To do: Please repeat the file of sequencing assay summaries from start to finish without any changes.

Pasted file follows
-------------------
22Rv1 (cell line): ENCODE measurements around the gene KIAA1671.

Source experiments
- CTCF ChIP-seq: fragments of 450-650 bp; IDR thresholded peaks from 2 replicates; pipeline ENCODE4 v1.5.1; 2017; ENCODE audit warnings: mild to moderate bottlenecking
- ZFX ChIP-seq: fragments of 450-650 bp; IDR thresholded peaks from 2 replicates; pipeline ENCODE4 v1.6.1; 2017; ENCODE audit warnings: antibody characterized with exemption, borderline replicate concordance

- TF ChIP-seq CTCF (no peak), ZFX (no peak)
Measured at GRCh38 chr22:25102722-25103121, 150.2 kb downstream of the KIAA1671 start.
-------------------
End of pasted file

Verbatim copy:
22Rv1 (cell line): ENCODE measurements around the gene KIAA1671.

Source experiments
- CTCF ChIP-seq: fragments of 450-650 bp; IDR thresholded peaks from 2 replicates; pipeline ENCODE4 v1.5.1; 2017; ENCODE audit warnings: mild to moderate bottlenecking
- ZFX ChIP-seq: fragments of 450-650 bp; IDR thresholded peaks from 2 replicates; pipeline ENCODE4 v1.6.1; 2017; ENCODE audit warnings: antibody characterized with exemption, borderline replicate concordance

- TF ChIP-seq CTCF (no peak), ZFX (no peak)
Measured at GRCh38 chr22:25102722-25103121, 150.2 kb downstream of the KIAA1671 start.